Envision focuses on both long-term planning efforts and short-term demonstration and pilot projects, which have to do with urban design, transit and infrastructure. During an interview on Monday, Luther said that transit and street upgrades have not kept pace with the other development that has happened in the city during recent years.“Even as downtown Pittsburgh has undergone this really dramatic revolution, with an emphasis on residential growth, cultural amenities, and public space,” he said, “the road network, and the transportation network, is basically the same as it was after World War II.”
Pittsburgh is not unique in this regard, according to Ping of the Walkable and Livable Communities Institute.
“The way we’ve designed our roadways is to really prioritize the automobile’s throughput and speed,” he said.
In his view, this type of design for city streets is making less and less sense for many parts of the U.S. these days given changes in demographics and preferences.
Baby Boomers, he said, are “tired of commuting in from the burbs, or they’re no longer able to,” and some are looking to retire in dense urban areas. Millennials, meanwhile, “don’t want to start commuting.”
“We’ve hit a tipping point,” Ping added. “It’s a shift in culture, from the ‘we love cars’ culture that started in the ’50s in the U.S., to ‘we love being around other people and cool stuff.”
In addition to improving pedestrian safety, the Downtown Partnership’s Waldrup sees other benefits that could arise from the shared space concept, or similar types of changes in the Golden Triangle. “We think that through better design, by encouraging folks to walk through this space, there’s a great opportunity to see increased retail density,” he said, “and to really draw folks into Point State Park. It’s a place that most downtown office workers don’t go to.”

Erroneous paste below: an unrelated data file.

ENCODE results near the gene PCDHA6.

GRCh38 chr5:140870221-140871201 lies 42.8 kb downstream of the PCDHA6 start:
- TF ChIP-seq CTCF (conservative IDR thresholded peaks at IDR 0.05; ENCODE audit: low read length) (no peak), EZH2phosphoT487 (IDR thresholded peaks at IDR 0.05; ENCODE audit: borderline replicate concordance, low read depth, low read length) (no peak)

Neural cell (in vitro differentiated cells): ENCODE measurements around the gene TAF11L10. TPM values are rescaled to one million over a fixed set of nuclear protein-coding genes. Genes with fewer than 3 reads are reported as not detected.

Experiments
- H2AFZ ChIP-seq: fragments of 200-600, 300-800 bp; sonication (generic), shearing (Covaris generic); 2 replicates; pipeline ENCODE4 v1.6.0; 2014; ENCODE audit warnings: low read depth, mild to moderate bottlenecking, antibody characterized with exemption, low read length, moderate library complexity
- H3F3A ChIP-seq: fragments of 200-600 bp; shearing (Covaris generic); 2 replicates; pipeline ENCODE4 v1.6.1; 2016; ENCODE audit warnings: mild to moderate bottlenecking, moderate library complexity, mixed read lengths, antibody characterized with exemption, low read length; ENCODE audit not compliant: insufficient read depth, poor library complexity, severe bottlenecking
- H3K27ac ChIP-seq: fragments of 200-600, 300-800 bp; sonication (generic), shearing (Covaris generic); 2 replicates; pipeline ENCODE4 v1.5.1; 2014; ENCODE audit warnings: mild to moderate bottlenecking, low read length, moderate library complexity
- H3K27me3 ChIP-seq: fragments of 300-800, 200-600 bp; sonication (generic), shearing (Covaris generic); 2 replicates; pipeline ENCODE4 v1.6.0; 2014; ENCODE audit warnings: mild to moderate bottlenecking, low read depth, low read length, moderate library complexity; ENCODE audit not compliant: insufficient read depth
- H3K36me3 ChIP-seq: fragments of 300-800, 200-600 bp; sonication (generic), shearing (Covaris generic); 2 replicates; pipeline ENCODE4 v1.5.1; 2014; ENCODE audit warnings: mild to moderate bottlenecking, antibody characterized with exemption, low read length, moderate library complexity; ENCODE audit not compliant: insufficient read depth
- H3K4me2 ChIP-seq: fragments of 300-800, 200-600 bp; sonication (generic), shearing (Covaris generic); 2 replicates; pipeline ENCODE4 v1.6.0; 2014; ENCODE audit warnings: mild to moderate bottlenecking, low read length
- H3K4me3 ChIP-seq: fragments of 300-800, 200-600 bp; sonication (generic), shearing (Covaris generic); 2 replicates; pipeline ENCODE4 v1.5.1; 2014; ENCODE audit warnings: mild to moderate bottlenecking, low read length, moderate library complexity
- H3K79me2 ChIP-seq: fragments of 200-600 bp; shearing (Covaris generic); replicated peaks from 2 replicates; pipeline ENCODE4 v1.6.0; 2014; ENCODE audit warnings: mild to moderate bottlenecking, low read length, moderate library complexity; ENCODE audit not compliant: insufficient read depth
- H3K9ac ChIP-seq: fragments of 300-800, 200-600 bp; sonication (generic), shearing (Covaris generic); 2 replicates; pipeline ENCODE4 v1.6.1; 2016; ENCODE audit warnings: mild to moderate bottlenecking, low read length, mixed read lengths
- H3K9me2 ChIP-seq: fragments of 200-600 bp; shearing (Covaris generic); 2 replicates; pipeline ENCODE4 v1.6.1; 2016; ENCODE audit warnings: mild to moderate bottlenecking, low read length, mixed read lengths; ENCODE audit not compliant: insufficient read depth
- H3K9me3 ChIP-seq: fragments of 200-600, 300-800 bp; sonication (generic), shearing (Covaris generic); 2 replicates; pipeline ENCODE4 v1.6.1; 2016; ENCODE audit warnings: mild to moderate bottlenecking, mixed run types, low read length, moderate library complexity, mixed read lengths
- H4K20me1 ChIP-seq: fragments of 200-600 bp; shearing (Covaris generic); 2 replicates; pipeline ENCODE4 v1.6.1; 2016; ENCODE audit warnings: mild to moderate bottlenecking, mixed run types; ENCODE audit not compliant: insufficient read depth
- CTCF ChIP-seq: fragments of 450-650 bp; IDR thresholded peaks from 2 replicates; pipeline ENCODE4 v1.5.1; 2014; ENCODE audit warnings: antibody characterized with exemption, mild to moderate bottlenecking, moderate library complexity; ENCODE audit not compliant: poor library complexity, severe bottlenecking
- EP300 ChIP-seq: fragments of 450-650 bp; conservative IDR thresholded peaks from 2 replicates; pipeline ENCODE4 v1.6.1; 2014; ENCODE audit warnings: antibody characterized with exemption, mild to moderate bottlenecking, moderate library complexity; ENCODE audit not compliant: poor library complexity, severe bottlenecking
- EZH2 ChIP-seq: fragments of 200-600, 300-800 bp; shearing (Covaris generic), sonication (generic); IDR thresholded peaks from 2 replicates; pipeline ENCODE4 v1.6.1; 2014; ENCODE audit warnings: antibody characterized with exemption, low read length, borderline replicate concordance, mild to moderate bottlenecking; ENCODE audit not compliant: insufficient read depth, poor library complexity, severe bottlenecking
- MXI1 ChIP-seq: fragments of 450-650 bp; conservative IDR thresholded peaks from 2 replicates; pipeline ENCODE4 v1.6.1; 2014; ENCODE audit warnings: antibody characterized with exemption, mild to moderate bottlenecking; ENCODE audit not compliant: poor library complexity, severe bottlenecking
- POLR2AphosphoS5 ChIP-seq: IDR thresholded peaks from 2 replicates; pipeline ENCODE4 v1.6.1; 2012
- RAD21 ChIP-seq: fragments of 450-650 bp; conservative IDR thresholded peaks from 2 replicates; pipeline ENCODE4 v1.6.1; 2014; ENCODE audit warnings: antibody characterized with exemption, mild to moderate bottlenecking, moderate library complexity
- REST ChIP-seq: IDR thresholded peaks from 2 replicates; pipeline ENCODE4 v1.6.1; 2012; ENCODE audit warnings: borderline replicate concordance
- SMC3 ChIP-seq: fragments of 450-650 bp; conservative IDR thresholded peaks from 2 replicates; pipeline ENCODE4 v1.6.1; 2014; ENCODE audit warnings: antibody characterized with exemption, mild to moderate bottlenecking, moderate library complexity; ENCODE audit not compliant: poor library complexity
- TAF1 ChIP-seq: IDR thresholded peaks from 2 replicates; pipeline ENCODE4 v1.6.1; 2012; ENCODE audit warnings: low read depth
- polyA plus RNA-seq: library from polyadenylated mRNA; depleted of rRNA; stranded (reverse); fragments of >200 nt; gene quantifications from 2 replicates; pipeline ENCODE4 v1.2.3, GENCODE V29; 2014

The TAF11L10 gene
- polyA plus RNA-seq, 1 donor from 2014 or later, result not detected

For now, small steps
There is certainly no plan to begin ripping out traffic lights and erasing lane markings on Liberty Avenue in the coming weeks. Waldrup and Luther both agreed that if the full shared-space concept were to take shape, it would not happen for at least another two or three years.
The concept is complicated by the fact that it hinges on re-working traffic patterns to funnel more vehicles onto the nearby Fort Duquesne Boulevard and the Boulevard of the Allies.
“Those are two fairly large roadways that have some increased capacity, and provide safer access to the Fort Pitt Bridge,” Waldrup said.
Ping described this as “spreading the load” of vehicles to other parts of the city.
“There’s really no need for a car to come in and point through the middle of downtown,” he said. “It could actually be quicker for them, and easier, to go a little bit out of the way.”
Though realizing the shared space concept may still be far off, there are smaller changes to Liberty Avenue that the Downtown Partnership plans to recommend to the city in the near term.
These initial recommendations are based on discussions that took place during the recent workshop and include things like “bulbed” curbs, which typically bulge slightly into the street at crosswalks, and possibly eliminating islands where, Waldrup said, pedestrians often end up stuck between lanes of traffic. He estimated that some of these changes could begin to take place in within the next six weeks. “It’s something that the city is committed to,” Waldrup said.
There’s also talk, he noted, of closing off a short spur of Penn Avenue to vehicle traffic. This piece of the avenue runs diagonally between Liberty and Stanwix, near Gateway Station.
Waldrup sees the possible closure as a way to test the shared space concept by letting pedestrians mix with cyclists.
As for when the closure on Penn could take place, he said that it would be something the Downtown Partnership would “advance from a planning perspective later this summer and into the fall,” and on the city’s side, he “could see something happening in the spring.”
Ping sees real promise in what the Golden Triangle might one day look like if a plan for the shared space does eventually move forward.
“There’d just be a lot more humanity on the street,” he said. “It would just become a really beautiful and fun place to be.”
This post originally appeared on Route Fifty, an Atlantic partner site.